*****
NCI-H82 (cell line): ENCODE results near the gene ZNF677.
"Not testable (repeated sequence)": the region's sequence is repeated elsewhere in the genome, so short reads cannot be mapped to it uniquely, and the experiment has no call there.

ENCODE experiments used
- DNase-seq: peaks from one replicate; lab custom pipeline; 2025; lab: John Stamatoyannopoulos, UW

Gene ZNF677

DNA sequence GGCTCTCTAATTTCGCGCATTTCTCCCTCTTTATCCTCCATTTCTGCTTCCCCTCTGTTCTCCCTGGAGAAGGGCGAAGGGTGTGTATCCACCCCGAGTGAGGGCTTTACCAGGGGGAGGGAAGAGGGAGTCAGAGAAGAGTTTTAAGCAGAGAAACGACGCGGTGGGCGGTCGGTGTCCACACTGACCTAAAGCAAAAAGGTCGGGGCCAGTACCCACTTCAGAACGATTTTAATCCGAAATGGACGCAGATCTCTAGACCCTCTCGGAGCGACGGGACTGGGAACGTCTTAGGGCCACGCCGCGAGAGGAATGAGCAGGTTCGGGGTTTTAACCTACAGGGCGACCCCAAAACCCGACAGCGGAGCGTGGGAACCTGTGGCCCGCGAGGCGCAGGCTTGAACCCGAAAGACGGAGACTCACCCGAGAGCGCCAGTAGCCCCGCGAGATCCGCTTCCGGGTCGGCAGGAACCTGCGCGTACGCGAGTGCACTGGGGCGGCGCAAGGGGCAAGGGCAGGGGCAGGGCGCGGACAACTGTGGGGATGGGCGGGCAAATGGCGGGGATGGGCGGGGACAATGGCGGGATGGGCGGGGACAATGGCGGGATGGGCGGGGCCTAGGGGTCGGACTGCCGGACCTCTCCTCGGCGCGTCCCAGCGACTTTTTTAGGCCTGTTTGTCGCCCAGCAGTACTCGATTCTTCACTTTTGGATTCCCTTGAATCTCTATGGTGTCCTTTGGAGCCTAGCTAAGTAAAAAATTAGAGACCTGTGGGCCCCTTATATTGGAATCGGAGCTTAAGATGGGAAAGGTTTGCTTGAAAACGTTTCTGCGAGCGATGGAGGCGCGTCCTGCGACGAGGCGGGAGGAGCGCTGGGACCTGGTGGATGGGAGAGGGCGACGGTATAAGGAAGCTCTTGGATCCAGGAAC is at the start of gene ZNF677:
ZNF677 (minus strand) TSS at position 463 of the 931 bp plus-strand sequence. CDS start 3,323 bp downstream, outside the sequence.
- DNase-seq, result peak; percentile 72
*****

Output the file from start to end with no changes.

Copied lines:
NCI-H82 (cell line): ENCODE results near the gene ZNF677.
"Not testable (repeated sequence)": the region's sequence is repeated elsewhere in the genome, so short reads cannot be mapped to it uniquely, and the experiment has no call there.

ENCODE experiments used
- DNase-seq: peaks from one replicate; lab custom pipeline; 2025; lab: John Stamatoyannopoulos, UW

Gene ZNF677

DNA sequence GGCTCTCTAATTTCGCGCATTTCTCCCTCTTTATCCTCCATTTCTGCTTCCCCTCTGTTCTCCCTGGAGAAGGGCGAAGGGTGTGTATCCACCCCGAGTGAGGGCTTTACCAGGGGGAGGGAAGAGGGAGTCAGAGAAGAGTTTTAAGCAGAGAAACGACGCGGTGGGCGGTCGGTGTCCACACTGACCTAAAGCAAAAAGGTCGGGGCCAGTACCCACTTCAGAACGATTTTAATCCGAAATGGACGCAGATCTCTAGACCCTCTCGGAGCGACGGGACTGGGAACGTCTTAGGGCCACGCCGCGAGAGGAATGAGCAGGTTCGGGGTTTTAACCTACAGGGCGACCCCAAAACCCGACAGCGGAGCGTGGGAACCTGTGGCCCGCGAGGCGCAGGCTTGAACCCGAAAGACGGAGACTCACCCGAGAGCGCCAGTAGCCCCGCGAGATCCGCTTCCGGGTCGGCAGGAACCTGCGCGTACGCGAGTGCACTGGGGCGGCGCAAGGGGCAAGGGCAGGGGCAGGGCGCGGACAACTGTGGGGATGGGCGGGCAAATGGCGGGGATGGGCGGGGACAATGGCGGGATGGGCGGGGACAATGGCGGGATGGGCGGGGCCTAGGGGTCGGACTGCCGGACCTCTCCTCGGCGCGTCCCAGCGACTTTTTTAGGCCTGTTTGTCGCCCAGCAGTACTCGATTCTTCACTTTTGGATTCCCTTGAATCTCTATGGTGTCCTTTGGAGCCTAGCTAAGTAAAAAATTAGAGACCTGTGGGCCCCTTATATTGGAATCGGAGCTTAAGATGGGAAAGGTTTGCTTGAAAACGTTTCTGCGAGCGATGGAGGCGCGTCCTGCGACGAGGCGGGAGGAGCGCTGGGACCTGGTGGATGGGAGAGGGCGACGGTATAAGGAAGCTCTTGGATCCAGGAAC is at the start of gene ZNF677:
ZNF677 (minus strand) TSS at position 463 of the 931 bp plus-strand sequence. CDS start 3,323 bp downstream, outside the sequence.
- DNase-seq, result peak; percentile 72